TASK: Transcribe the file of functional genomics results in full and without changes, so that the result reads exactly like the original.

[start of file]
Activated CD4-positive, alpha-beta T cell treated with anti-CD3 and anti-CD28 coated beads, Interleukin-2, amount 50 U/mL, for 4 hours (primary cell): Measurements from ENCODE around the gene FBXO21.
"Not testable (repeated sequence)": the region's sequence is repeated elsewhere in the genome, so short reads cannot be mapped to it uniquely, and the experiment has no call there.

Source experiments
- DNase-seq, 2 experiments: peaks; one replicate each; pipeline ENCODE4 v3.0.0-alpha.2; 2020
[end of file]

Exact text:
Activated CD4-positive, alpha-beta T cell treated with anti-CD3 and anti-CD28 coated beads, Interleukin-2, amount 50 U/mL, for 4 hours (primary cell): Measurements from ENCODE around the gene FBXO21.
"Not testable (repeated sequence)": the region's sequence is repeated elsewhere in the genome, so short reads cannot be mapped to it uniquely, and the experiment has no call there.

Source experiments
- DNase-seq, 2 experiments: peaks; one replicate each; pipeline ENCODE4 v3.0.0-alpha.2; 2020